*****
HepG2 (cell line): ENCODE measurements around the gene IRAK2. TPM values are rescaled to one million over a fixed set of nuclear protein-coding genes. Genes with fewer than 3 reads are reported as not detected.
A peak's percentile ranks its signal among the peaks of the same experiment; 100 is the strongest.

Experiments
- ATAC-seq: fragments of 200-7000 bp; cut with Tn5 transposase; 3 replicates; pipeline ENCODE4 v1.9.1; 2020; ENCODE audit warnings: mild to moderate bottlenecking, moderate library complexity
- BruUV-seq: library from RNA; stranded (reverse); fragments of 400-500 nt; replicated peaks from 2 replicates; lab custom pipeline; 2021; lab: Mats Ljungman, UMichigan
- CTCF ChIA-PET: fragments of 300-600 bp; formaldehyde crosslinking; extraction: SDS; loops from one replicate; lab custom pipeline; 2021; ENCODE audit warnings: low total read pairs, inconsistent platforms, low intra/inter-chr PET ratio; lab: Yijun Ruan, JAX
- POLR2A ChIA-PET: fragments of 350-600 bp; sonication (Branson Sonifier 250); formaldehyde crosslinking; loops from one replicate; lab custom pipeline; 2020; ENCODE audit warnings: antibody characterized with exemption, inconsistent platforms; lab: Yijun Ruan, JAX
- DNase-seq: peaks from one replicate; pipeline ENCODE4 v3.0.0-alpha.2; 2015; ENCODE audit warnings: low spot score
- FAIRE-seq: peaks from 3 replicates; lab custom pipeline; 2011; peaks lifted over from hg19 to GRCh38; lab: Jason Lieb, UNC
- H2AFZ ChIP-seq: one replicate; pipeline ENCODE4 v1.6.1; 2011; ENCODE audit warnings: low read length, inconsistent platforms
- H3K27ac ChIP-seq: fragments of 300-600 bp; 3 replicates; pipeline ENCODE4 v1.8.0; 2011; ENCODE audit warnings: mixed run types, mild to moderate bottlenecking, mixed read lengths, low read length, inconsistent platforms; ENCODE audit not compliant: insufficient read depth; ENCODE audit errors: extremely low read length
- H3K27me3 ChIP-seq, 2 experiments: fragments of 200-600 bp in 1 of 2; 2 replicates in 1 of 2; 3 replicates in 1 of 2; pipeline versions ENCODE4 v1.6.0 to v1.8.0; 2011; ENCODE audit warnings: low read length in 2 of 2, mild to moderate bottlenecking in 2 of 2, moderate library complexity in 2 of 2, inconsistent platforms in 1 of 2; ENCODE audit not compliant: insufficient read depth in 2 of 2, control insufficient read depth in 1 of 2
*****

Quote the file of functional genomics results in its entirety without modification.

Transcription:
HepG2 (cell line): ENCODE measurements around the gene IRAK2. TPM values are rescaled to one million over a fixed set of nuclear protein-coding genes. Genes with fewer than 3 reads are reported as not detected.
A peak's percentile ranks its signal among the peaks of the same experiment; 100 is the strongest.

Experiments
- ATAC-seq: fragments of 200-7000 bp; cut with Tn5 transposase; 3 replicates; pipeline ENCODE4 v1.9.1; 2020; ENCODE audit warnings: mild to moderate bottlenecking, moderate library complexity
- BruUV-seq: library from RNA; stranded (reverse); fragments of 400-500 nt; replicated peaks from 2 replicates; lab custom pipeline; 2021; lab: Mats Ljungman, UMichigan
- CTCF ChIA-PET: fragments of 300-600 bp; formaldehyde crosslinking; extraction: SDS; loops from one replicate; lab custom pipeline; 2021; ENCODE audit warnings: low total read pairs, inconsistent platforms, low intra/inter-chr PET ratio; lab: Yijun Ruan, JAX
- POLR2A ChIA-PET: fragments of 350-600 bp; sonication (Branson Sonifier 250); formaldehyde crosslinking; loops from one replicate; lab custom pipeline; 2020; ENCODE audit warnings: antibody characterized with exemption, inconsistent platforms; lab: Yijun Ruan, JAX
- DNase-seq: peaks from one replicate; pipeline ENCODE4 v3.0.0-alpha.2; 2015; ENCODE audit warnings: low spot score
- FAIRE-seq: peaks from 3 replicates; lab custom pipeline; 2011; peaks lifted over from hg19 to GRCh38; lab: Jason Lieb, UNC
- H2AFZ ChIP-seq: one replicate; pipeline ENCODE4 v1.6.1; 2011; ENCODE audit warnings: low read length, inconsistent platforms
- H3K27ac ChIP-seq: fragments of 300-600 bp; 3 replicates; pipeline ENCODE4 v1.8.0; 2011; ENCODE audit warnings: mixed run types, mild to moderate bottlenecking, mixed read lengths, low read length, inconsistent platforms; ENCODE audit not compliant: insufficient read depth; ENCODE audit errors: extremely low read length
- H3K27me3 ChIP-seq, 2 experiments: fragments of 200-600 bp in 1 of 2; 2 replicates in 1 of 2; 3 replicates in 1 of 2; pipeline versions ENCODE4 v1.6.0 to v1.8.0; 2011; ENCODE audit warnings: low read length in 2 of 2, mild to moderate bottlenecking in 2 of 2, moderate library complexity in 2 of 2, inconsistent platforms in 1 of 2; ENCODE audit not compliant: insufficient read depth in 2 of 2, control insufficient read depth in 1 of 2